Comparison of CTAC and prone imaging for the detection of coronary artery disease using CZT SPECT

Annals of Nuclear Medicine, Jul 2017

Shimpei Ito, Akihiro Endo, Taiji Okada, Taku Nakamura, Takashi Sugamori, Nobuyuki Takahashi, Hiroyuki Yoshitomi, Kazuaki Tanabe

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Comparison of CTAC and prone imaging for the detection of coronary artery disease using CZT SPECT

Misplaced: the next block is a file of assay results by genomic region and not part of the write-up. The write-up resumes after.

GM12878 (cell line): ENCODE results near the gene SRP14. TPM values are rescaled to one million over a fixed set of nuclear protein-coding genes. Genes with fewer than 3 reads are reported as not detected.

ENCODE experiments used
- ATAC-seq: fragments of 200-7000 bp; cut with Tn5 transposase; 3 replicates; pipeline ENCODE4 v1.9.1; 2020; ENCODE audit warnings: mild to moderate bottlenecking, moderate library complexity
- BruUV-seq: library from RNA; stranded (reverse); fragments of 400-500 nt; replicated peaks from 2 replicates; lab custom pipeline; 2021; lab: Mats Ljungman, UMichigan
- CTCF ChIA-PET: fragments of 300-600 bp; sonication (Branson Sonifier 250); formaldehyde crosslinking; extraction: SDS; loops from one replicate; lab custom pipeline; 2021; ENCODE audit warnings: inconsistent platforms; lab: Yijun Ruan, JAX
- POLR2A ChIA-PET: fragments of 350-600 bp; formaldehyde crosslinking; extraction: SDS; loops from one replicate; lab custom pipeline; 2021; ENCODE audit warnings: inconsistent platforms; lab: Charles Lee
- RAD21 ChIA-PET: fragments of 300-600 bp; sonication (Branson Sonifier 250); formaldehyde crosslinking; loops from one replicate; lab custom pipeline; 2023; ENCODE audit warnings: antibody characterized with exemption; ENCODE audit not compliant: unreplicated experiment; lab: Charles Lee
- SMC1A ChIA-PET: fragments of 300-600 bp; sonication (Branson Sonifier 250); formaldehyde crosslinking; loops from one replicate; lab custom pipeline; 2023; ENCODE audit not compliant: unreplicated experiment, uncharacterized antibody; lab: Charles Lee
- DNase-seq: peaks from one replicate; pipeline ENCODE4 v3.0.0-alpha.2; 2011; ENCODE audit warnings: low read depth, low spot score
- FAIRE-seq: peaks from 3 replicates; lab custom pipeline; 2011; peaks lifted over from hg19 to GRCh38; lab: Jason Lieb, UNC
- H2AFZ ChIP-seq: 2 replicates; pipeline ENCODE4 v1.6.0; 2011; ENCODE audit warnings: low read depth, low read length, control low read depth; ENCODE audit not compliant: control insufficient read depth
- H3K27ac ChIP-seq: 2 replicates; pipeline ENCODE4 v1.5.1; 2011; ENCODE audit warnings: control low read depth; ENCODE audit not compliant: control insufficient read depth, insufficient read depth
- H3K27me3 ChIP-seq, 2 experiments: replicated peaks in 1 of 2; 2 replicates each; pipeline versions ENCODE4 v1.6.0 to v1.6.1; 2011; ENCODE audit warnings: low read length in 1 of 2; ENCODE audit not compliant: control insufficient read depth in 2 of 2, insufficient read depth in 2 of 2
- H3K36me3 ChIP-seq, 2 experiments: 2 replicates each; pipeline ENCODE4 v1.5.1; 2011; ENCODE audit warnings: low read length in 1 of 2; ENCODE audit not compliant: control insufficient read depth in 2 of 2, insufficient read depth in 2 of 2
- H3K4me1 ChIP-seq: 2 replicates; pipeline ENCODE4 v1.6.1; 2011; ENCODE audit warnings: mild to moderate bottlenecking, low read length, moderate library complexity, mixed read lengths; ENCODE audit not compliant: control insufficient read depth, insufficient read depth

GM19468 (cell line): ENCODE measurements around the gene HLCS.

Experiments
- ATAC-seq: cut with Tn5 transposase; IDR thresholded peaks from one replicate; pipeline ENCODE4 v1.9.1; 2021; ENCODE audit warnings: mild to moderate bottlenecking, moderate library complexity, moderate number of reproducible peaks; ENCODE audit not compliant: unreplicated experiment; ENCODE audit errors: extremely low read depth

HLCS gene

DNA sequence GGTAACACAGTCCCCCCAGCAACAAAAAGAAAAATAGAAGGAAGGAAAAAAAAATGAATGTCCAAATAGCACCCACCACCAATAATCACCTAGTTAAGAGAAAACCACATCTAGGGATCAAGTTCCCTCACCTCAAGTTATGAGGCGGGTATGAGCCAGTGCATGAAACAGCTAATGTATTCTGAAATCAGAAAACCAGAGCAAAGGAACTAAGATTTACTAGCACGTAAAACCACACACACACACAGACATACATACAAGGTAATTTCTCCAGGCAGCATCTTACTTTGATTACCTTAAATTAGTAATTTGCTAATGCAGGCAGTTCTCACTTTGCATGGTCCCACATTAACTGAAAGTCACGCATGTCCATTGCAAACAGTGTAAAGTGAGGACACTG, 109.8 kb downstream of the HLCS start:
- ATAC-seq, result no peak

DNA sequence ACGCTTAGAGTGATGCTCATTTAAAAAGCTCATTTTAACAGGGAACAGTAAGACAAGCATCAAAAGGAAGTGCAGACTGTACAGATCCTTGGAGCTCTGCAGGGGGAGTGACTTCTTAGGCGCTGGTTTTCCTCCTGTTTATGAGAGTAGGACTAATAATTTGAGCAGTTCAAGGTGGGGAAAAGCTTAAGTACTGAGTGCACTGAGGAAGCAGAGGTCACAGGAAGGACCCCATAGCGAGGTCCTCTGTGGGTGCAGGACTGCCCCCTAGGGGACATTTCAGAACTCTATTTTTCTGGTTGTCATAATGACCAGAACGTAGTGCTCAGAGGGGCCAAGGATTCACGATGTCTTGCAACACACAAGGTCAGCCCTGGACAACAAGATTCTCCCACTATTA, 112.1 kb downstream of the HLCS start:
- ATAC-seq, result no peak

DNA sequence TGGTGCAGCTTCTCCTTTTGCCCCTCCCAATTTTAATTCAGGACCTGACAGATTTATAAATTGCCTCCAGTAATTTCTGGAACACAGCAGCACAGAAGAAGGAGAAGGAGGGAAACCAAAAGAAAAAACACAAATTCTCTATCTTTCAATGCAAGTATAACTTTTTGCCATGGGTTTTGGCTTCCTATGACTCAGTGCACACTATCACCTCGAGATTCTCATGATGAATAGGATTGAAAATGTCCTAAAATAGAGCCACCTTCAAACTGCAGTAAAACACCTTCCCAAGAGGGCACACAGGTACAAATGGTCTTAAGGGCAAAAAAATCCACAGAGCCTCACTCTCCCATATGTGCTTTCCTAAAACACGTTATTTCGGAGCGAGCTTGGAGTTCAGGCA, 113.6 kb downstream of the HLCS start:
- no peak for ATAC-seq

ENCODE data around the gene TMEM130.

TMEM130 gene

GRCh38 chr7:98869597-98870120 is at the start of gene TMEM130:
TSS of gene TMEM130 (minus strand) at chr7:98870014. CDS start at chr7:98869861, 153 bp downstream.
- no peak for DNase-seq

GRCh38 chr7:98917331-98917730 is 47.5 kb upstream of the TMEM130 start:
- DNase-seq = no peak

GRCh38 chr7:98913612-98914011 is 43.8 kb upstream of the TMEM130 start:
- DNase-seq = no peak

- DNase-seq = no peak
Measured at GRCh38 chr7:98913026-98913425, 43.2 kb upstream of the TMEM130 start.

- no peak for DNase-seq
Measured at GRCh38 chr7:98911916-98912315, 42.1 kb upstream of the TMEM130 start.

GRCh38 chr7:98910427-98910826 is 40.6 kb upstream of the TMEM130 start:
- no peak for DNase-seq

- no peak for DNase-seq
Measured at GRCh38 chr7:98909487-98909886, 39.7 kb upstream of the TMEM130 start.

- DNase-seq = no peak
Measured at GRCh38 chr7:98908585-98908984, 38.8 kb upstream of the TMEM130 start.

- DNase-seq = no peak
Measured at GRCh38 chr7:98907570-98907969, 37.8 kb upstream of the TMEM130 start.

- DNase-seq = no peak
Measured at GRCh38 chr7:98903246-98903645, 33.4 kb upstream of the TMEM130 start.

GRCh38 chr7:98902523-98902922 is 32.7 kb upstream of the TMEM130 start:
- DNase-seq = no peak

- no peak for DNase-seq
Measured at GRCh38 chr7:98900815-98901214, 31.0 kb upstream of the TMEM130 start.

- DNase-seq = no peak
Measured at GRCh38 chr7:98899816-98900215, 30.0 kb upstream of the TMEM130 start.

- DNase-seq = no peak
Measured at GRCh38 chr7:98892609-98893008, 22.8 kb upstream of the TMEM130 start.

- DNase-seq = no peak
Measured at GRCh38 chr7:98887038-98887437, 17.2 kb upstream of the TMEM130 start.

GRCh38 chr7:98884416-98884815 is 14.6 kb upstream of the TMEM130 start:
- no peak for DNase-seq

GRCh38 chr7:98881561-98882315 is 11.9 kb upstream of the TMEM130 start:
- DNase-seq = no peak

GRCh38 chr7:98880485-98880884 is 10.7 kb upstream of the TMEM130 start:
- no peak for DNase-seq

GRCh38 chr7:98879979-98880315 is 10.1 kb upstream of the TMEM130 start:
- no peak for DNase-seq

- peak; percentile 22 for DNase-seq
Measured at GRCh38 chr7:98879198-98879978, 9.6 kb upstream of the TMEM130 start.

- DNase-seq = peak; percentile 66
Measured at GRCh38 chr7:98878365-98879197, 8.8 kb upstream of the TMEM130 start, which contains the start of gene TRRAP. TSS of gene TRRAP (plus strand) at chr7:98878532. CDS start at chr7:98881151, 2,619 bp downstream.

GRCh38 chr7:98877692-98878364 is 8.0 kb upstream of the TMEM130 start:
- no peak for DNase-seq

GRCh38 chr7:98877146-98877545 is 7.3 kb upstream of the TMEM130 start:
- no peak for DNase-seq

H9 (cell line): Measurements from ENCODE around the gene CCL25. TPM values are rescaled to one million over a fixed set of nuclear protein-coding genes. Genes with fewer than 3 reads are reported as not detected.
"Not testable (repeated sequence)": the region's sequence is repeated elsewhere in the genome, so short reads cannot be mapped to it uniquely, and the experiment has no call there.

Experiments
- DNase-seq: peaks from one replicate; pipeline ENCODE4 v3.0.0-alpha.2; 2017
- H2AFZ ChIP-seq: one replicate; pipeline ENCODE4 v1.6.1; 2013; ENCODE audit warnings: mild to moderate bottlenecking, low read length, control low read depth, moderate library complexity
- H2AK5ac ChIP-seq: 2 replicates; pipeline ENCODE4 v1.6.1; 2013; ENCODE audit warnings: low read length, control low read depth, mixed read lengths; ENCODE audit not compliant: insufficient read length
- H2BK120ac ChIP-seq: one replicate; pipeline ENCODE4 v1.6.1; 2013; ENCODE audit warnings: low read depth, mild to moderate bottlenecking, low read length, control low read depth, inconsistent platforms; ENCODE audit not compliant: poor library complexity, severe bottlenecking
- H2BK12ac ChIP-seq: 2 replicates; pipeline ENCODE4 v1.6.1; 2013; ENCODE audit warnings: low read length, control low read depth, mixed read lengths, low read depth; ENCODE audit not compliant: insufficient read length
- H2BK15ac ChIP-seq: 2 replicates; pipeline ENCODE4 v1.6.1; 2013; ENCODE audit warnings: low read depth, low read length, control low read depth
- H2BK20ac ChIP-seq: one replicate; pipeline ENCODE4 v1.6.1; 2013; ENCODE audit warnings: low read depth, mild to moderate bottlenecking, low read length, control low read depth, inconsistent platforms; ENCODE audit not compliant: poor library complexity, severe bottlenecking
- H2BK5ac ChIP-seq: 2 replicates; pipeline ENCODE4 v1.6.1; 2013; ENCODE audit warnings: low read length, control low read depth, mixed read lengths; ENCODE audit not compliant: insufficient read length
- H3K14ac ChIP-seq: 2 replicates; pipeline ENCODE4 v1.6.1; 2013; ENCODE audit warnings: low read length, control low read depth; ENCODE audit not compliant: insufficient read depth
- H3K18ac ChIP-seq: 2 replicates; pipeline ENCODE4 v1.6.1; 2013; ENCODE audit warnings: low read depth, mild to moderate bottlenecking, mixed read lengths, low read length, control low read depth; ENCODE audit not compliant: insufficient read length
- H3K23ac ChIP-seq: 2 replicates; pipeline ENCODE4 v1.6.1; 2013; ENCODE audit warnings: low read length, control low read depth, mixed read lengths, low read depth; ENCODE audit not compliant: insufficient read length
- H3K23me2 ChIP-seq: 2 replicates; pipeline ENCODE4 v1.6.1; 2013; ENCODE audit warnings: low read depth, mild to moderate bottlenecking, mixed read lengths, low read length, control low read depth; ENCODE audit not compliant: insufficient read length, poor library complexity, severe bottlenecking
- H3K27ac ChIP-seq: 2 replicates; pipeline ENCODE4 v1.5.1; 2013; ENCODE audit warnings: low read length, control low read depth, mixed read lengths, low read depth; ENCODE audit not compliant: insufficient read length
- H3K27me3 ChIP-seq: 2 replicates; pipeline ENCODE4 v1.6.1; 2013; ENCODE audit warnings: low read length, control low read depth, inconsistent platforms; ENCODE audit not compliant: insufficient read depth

Ann Nucl Med Comparison of CTAC and prone imaging for the detection of coronary artery disease using CZT SPECT Shimpei Ito 0 1 Akihiro Endo 0 1 Taiji Okada 0 1 Taku Nakamura 0 1 Takashi Sugamori 0 1 Nobuyuki Takahashi 0 1 Hiroyuki Yoshitomi 0 1 Kazuaki Tanabe 0 1 0 Clinical Laboratory Department, Shimane University Hospital , Izumo , Japan 1 & Shimpei Ito Background Cadmium-zinc-telluride (CZT) cameras have improved the evaluation of patients with chest pain. However, inferior/inferolateral attenuation artifacts similar to those seen with conventional Anger cameras persist. We added prone acquisitions and CT attenuation correction (CTAC) to the standard supine image acquisition and analyzed the resulting examinations. Methods and results Seventy-two patients referred for invasive coronary angiography (CAG), and who also underwent rest/stress myocardial perfusion imaging (MPI) on a CZT camera in the supine and prone positions plus CTAC imaging, to examine known or suspected CAD between April 2013 and March 2014 were included. A sixteen-slice CT scan acquired on a SPECT/CT scanner between rest and stress imaging provided data for iterative reconstruction. Sensitivity, specificity, accuracy, and positive and negative likelihood ratios (LRs) were calculated to compare MPI with CAG on a per-patient basis. Per-patient sensitivity, specificity, and accuracy of supine images to predict coronary abnormalities on CAG were 35% [95% confidence interval (CI) 19-52], 86% (95% CI 80-92), and 74% (95% CI 66-82); those of prone imaging were 65% (95% CI 45-81), 82% (95% CI 76-87), and 78% (95% CI 68-85); and those of CTAC were 59% (95% CI 41-71), 93% (95% CI 87-97), and 85% (95% CI 76-91), respectively. Single-photon emission computed tomography; Myocardial ischemia; Coronary artery disease - Division of Cardiology, Shimane University Faculty of Medicine, 89-1 Enya-cho, Izumo 693-8501, Japan Conclusions Prone acquisition and CTAC images improve the ability to assess the inferior/inferolateral area. Introduction Myocardial perfusion imaging (MPI) is useful for evaluating patients for coronary artery disease (CAD), assessing patients’ risk of future cardiac events, and evaluating therapeutic efficacy. A recently developed high-efficiency ultrafast multipinhole cardiac camera with cadmium-zinc-telluride (CZT) detectors shows higher photon sensitivity and spatial resolution compared with conventional Anger cameras. Its overall accuracy has improved compared with the Anger camera [ 1, 2 ]. The increased sensitivity allows a lower dose and shorter image acquisition times [3]. Soft tissue attenuation of tracer activity, mainly in the inferior/inferolateral area, can result in artifactual perfusion abnormalities in the right coronary artery (RCA) and left circumflex (LCx) territories. The CZT camera, as with the Anger camera, displays these artifacts as inferior wall defects. As with the Anger camera [ 4–6 ] attempts to eliminate artifacts by imaging in the prone position have been reported [ 7–9 ]. Computed tomographic attenuation correction (CTAC) has also been reported to be a useful method to improve the specificity of a diagnosis of inferior wall ischemia [ 10, 11 ], and as for the use of a CZT camera, one study showed improvement of diagnostic accuracy with vascular territory analysis [12]. However, clinical experience using the CZT camera is limited, and there are Methods Patients few reports on using both prone acquisition and CTAC to reduce attenuation artifact, and no report has compared these measures employed as part of the same examination. We evaluated how addition of both prone imaging and CTAC might improve diagnostic accuracy in the inferior/ inferolateral area. The study population consisted of 85 consecutive patients who were referred for invasive coronary angiography (CAG), including planned routine follow-up after percutaneous coronary interventions (PCI), and also underwent rest/stress MPI on a CZT camera (Discovery NM 530c, GE Healthcare, Haifa, Israel) in the supine and prone positions and a 16-slice CT scan (Discovery NM/CT 670, GE Healthcare, Haifa, Israel) at Shimane University Hospital, Shimane, Japan, to examine known or suspected CAD between April 2013 and March 2014. Exclusion criteria were prior coronary artery bypass grafting (n = 4), hemodialysis (n = 3), and inability to lie prone (n = 6). The remaining 72 patients were investigated. This prospective study was approved by the Ethics Committee of Shimane University (No. 1242), and all patients provided written informed consent. Myocardial perfusion imaging protocol All patients underwent 1-day rest/stress 99mTc-tetrofosmin myocardial single-photon emission computed tomography (SPECT) pharmacologic protocol with adenosine (6-min infusion using a dose of 0.14 mg/kg/min) (Fig. 1). All patients were instructed to avoid caffeine-containing food and beverages for 14 h before the MPI study. The patients were injected with a dose of 296 MBq at rest and 888 MBq Study protocol for myocardial perfusion imaging of 99mTc-tetrofosmin during stress, in the arm opposite to the site of adenosine injection, after the first 3 min of adenosine infusion. The interval between the resting isotope infusion and stress radiopharmaceutical injections was 3 h. After a waiting period of 20 min after injection of the isotope, rest and stress images were acquired using the CZT camera in both the supine and prone positions with arms fully abducted, without any detector or collimator motion. All images were acquired with a 32 9 32 matrix and 20% energy window centered at the 140 keV photopeak of 99mTc. Images were ECG-gated and acquired in list mode with a 5-min scan time for rest and a 3-min scan time for stress in each position. All SPECT images were reconstructed on a standard workstation (Xeleris Ver 3.0; GE Healthcare, Haifa, Israel). CT attenuation correction An attenuation map was acquired on a Hybrid SPECT/CT system (Discovery NM/CT 670, GE Healthcare, Haifa, Israel) based on one CT scan in the supine position between rest and stress imaging. The CT image acquisition parameters were as follows: 120 kV, 10 mAs, field of view 500 mm, slice thickness 5 mm, image reconstruction filter SOFT, and adaptive statistical iterative reconstruction 40%. Myocardial perfusion image analysis SPECT images were iteratively reconstructed using the transmission data generated from the 16-slice CT (Fig. 1). Reversible perfusion defects on MPI were assumed to be cardiac ischemia until CAG was performed. The findings of inferior/inferolateral wall ischemia on MPI were compared with the findings in the RCA or LCx on CAG. Images were analyzed with commercially available software (Cedars QPS/QGS, Cedars-Sinai Medical Center, Los Angeles, CA, USA). Two experienced cardiologists 99mTc-TF i.v. 296 MBq 99mTc-TF i.v. 888 MBq CZT SPECT (supine 3 min, prone 3 min) 45 CT after 3 h stress 0 20 Adenosine 0.14 mg/kg/min 6 min (min) CZT SPECT (supine 5 min, prone 5 min) 0 20 CTAC processing Projection Data, CZT SPECT CTA-corrected image performed quality analysis of myocardial perfusion images until CAG was performed. Reversible perfusion defects were visually diagnosed on MPI as cardiac ischemia. All fixed defects in this study were assumed to represent scar. We also performed semi-quantitative analysis using summed stressed score (SSS), summed rest score (SRS), and summed difference score (SDS). Cardiac ischemia was defined as a SDS C2 in each coronary territory. With respect to definition of inferior/inferolateral wall ischemia, the following American Heart Association (AHA) 17-segment model was used: LCx = segments 3, 4, 9, 10, and 15; RCA = segments 5, 6, 11, 12, and 16; and for anterior wall ischemia, LAD = segments 1, 2, 7, 8, 13, 14, and 17. The findings of inferior/inferolateral wall ischemia on MPI were categorized as normal, ischemia (reversible defect), infarction (typical fixed defect), or equivocal (atypical fixed defect was classified as ‘‘normal without confidence’’) based on the supine images. Changes in diagnosis of inferior/inferolateral wall ischemia after viewing prone and CTAC images as secondary validation were evaluated. Angiographic analysis CAG was conducted following standard techniques. Caffeinated drinks and foods were discontinued for at least 14 h before the procedure. Cardiac ischemia was defined as a luminal narrowing of C90% by CAG using visual estimation. In all cases of intermediate stenosis (C75%, B90%), fractional flow reserve (FFR) was measured and the presence of myocardial ischemia was determined when FFR \0.8. Statistical analysis Continuous variables were expressed as mean ± SD, and categorical variables as percentages. Sensitivity, specificity, accuracy, and positive and negative likelihood ratios (LR) were calculated to predict the ability of MPI (each method) to identify myocardial ischemia in comparison with an ischemic result of CAG or FFR on a per-patient basis. Calculated 95% confidence intervals that were not overlapped were considered significant. All statistical analyses were performed using SPSS 19.0 (IBM, Armonk, NY, USA). Results All patients successfully underwent rest/stress imaging with the CZT camera and invasive CAG one day after MPI. Between MPI and CAG, there were no signs of ischemia progression such as chest pain in any patient. The patient characteristics are shown in Table 1. Twenty-four patients (33%) were diagnosed with cardiac ischemia and 35 vessels were interpreted as abnormal with CAG and/or FFR. Two patients had triple-vessel disease. The number of patients with left anterior descending artery (LAD) stenosis, LCx stenosis, or RCA stenosis were 17 (24%), 14 (19%), and 9 (13%), respectively. Two patients had both LCx and RCA stenosis. There were no patients with left main trunk disease. Seventeen (24%) patients had LCx and/ or RCA stenoses. Per-patient comparison of MPI with invasive CAG was assessed (Table 2). Visual per-patient analysis of MPI revealed reversible perfusion defects in 16 patients (22%) with standard supine images, 23 patients (32%) with prone images, and 15 patients (21%) with CTAC images. Per-patient sensitivity, specificity, and accuracy of supine images to predict cardiac ischemia on CAG were 35% [95% confidence interval (CI) 19–52], 86% (95% CI 80–92), and 74% (95% CI 66–82); those of prone images were 65% (95% CI 45–81), 82% (95% CI 76–87), and 78% (95% CI 68–85), and those of CTAC images were 59% (95% CI 41–71), 93% (95% CI 87–97), Value 58 (81) 72 ± 9 24 ± 4 6 (8) 28 (39) 47 (65) 55 (76) 40 (56) 7 (10) 13 (18) 11 (15) 18 (25) 30 (42) 22 (31) 38 (53) 50 (69) 37 (51) 32 (44) 44 (61) 49 (68) Sensitivity, % (95% CI) Specificity, % (95% CI) Accuracy, % (95% CI) Positive LR (95% CI) Negative LR (95% CI) and 85% (95% CI 76–91), respectively. Positive LRs were 2.4 (95% CI 1.6–3.7) in supine, 3.6 (95% CI 2.8–4.4) in prone, and 8.1 (95% CI 4.7–13.8) in CTAC images, showing significant differences between supine and CTAC images to predict cardiac ischemia. Negative LR s were 0.76 (95% CI 0.71–0.81) in supine, 0.43 (95% CI 0.35–0.54) in prone, and 0.44 (95% CI 0.38–0.53) in CTAC image, showing significant difference between supine images and other two images. According to semiquantitative analysis, per-patient sensitivity, specificity, and accuracy of supine images to predict cardiac ischemia on CAG were 24% (95% CI 11–38), 91% (95% CI 87–95), and 75% (95% CI 69–83); those of prone images were 35% (95% CI 19–50), 91% (95% CI 86–95), and 78% (95% CI 70–85), and those of CTAC images were 35% (95% CI 19–52), 87% (95% CI 82–92), and 75% (95%CI 67–83), respectively. Thus, results based on a semi-quantitative analysis were inferior to those based on quality analysis. We present a case in which the CTAC image was more useful for diagnosing inferior wall ischemia than the supine and prone images. A 72-year-old man experienced chest pain, and cardiac catheterization was planned. MPI was performed the day before CAG. CTAC images showed inferior ischemia that could not be seen on the supine and prone images. CAG showed 90% stenosis of #4PL (Fig. 2). FFR was measured in the RCA or LCx in 12 patients because of intermediate coronary artery stenosis. Three patients were positive; the other nine patients, including one triple-vessel disease (TVD) patient, were negative. With respect to FFR-positive patients, all images were positive in MPI in one patient, but all images were negative in the other patients. In regard to FFR-negative patients, four patients were positive in supine images, while in prone and CTAC images one patient with triple-vessel disease was positive, and the others were negative. On the other hand, diagnostic evaluation for anterior wall ischemia was as follows: sensitivity, specificity, and accuracy with visual estimation were 55% (95% CI 33–77), 82% (95% CI 78–86), and 78% (95% CI 70–85); those of semi-quantitative analysis were 73% (95% CI 47–90), 85% (95% CI 81–88), and 83% (95% CI 75–89), respectively. Secondary validation We evaluated how a diagnosis based on supine images changed when adding prone and CTAC images in each case (Fig. 3a, b). Forty cases judged to be equivocal based on supine images decreased to 28 cases on prone images and eight cases on CTAC images. There were 17 cases in which diagnosis varied from equivocal to normal in prone images, a and 30 cases in which diagnosis varied from equivocal to normal in CTAC images. There were five cases that varied from an equivocal diagnosis in the supine images to an ischemia diagnosis in the prone images. Three of these cases were shown to have cardiac ischemia by catheterization. Likewise from the supine position images to CTAC images, the diagnosis of three cases changed from equivocal to ischemia. All three cases were shown to have myocardial ischemia by catheterization. Discussion We analyzed the diagnostic accuracy for inferolateral wall ischemia on MPI in the prone position and with CTAC and the usual supine position images individually, in comparison with CAG performed the next day. There are several reports that compare CZT MPI with invasive CAG [ 8, 13, 14 ]. However, the interval between the two examinations in these studies was 2–3 months, while in our study it was only 1 day. No ischemic symptoms occurred in the patients between the examinations. In this study, adding prone and CTAC images had favorable outcomes in terms of the ability to diagnose inferior/inferolateral wall ischemia. In particular, CTAC images showed significantly better performance to predict cardiac ischemia based on inferior/inferolateral wall ischemia compared usual supine images. Use of both prone and CTAC images decreased the number of inferior/inferolateral equivocal interpretations. Nuclear cardiology is one of the most useful tests in the stratification of risk for cardiac events and treatment assessment. MPI is a useful examination to determine that patients will likely benefit from invasive CAG followed by coronary revascularization, which may be well suited to medical therapy, and which are not suffering from CAD [ 15 ]. Recently, the new CZT cameras have made a significant difference in evaluation of patients for CAD. However, troublesome artifact effects of the inferior wall exist similarly to those on images obtained with conventional Anger cameras. There is a possibility that the arrangement of the 19 pinhole collimators of the CZT camera may be more sensitive to the presence of hepatic and bowel activity compared with the standard Anger camera with a 360 arc acquisition [ 16 ]. The use of prone imaging can reduce diaphragmatic attenuation and improve inferior wall image quality. The rationale for prone imaging is that the heart shifts slightly superiorly and the diaphragm is more inferior in the prone position, increasing the distance between the diaphragm and the inferior wall of the left ventricle. It is said to be useful to add a prone image to diagnose inferior wall ischemia with a conventional camera [ 4–6 ] and a similar report has been published for the CZT camera [ 7–9 ]. Our study also shows the improvement in diagnostic performance for inferior lateral wall ischemia. Attenuation correction refers to automated methods in which the intensity of the myocardial perfusion image is adjusted to reflect the estimated magnitude of soft tissue attenuation on different regions of the heart, resulting in improved SPECT MPI diagnostic [ 10 ] and prognostic [ 11 ] accuracy. Attenuation correction methods include either line-source or CT techniques. CTAC correction is reported to be one of the most useful methods to solve the artifactual problems in the inferior wall that appear in images obtained with Anger cameras. With respect to Discovery NM 530c, a study using this method was recently reported by Emory University [ 17 ]. Several studies with respect to utility of CTAC in CZT have been conducted. Caoballi et al. assessed 44 patients comparing MPI in stress-first with CZT camera using CTAC and CAG within 6 months, and they showed CTAC improved diagnostic accuracy by improving specificity over uncorrected images [ 12 ]. We also assessed the diagnostic quality of images using CTbased transmission data generated with 16-slice CT for iterative reconstruction of data acquired with the CZT camera. This method significantly enhanced the ability to diagnose inferior/inferolateral wall ischemia. In our study, the addition of prone images or CTAC images turned out to be useful. In addition, this was the first report in which the diagnostic quality of images based on prone images and CTAC, in addition to simple supine images, obtained with the CZT camera was estimated. It was clear that the diagnostic quality was better than the supine images alone for detecting inferior/inferolateral wall ischemia. The lower dose used with the CZT camera allows a lower radiation dose to the patient and faster throughput. Further studies are warranted to develop a database of normal prone and CTAC images as this method becomes commonplace. The reported overall sensitivity of vasodilator stress perfusion SPECT for the detection of angiographically significant (C50% stenosis) CAD is 87%, and specificity is 73% [ 18 ]. Although our analysis was limited to the inferior/inferolateral area, the sensitivity was poor. We were not able to determine clearly whether an image on MPI indicated ischemia or not, because of the problem of artifact in the inferior/inferolateral area. It is important in assessing a moderately fixed defect that we cannot consider ‘‘equivocal’’ as normal in clinical practice. The percentage of equivocal interpretations of supine images in this study was higher (69%) than that reported in other studies (approximately 20–40%) [ 19, 20 ]. We also assessed how these equivocal findings changed when prone and CTAC images were added. Equivocal interpretations decreased to 39 and 11% when using prone and CTAC images, respectively. Three of 5 cases of prone imaging and all three cases of CTAC images that varied from equivocal to ischemia in supine images corresponded to significant stenosis on catheterization. These changes led to an increase in sensitivity. These changes are the main point in emphasizing the use of adding prone and CTAC images. If the use of CTAC is established, prone imaging may not always be needed in assessing the inferior/inferolateral area, and examination time will be reduced. Another advantage of CTAC imaging is that it can perform well in elderly people with kyphosis, who may have difficulty assuming the prone position. Aging is universal, and it seems that the use of assessment of the inferior/inferolateral area by CTAC imaging will increase. Cardiac CT is used widely to assess for coronary artery disease. In cases where CT images were recently obtained, we hope that these images will be useful for CTAC. We expect this to offer improvement over the simple supine position protocol in artifact problems of the inferior/inferolateral area. The radiation exposure for CTAC is much lower than that for routine chest CT. The radiation dose of a conventional chest CT is approximately 20 mGy (CT dose index; CTDI). The CTDI for the CT attenuation acquisition is 0.68 mGy. Studies comparing CAG and high-efficiency CZT camera SPECT detecting CAD have been reported. Few studies have been reported with respect to assessment of diagnostic performance of a CZT camera using FFR [ 21, 22 ]. Tanaka et al. reported that with addition of prone imaging, CZT SPECT had a high diagnostic yield in detecting significant coronary stenosis as assessed using FFR [21]. However, there are no studies regarding the addition of both prone and CTAC imaging. FFR is another well-established index for investigating the physiological significance of a coronary stenosis. Large clinical trials such as the FAME trial have also adopted the more inclusive FFR threshold of 0.80 in main epicardial vessels [ 23 ]. We assessed cardiac ischemia based on FFR in all cases where intermediate stenosis was confirmed by CAG. There have been few CZT MPI studies based on a ‘‘gold standard’’ for the diagnosis of CAD, which may involve both anatomical and functional assessments such as FFR, positron emission tomography, or magnetic resonance imaging. Assessments with FFR enhance the value of the present study to the extent of performing FFR to all branches with intermediate stenosis. Limitations This study was limited by the single-site clinical experience, and by a small study population. The study included a mixed population of patients, including those in whom CAG was performed as follow-up. Furthermore, there were two cases of triple-vessel disease, and it was thought that there is a limit in the diagnosis of multivessel disease based on images obtained using the CZT camera. In such cases, where there is widespread myocardial ischemia, perfusion imaging techniques preferentially identify only the myocardial perfusion defect in the most ischemic territory. The timing of injection was relatively early in our protocol, and thus effects from the liver were rather strong. This problem may have decreased sensitivity in the supine position. In most cases where we were unable to diagnose ischemia, there were effects of hepatic accumulation. We often encountered soft tissue attenuation due to increased radionuclide tracer in the liver. Further examination of the timing of the imaging after injection is needed, and no gated MPI analysis was conducted, which may have helped differentiate between artifacts and infarction in this study. 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Shimpei Ito, Akihiro Endo, Taiji Okada, Taku Nakamura, Takashi Sugamori, Nobuyuki Takahashi, Hiroyuki Yoshitomi, Kazuaki Tanabe. Comparison of CTAC and prone imaging for the detection of coronary artery disease using CZT SPECT, Annals of Nuclear Medicine, 2017, 629-635, DOI: 10.1007/s12149-017-1194-z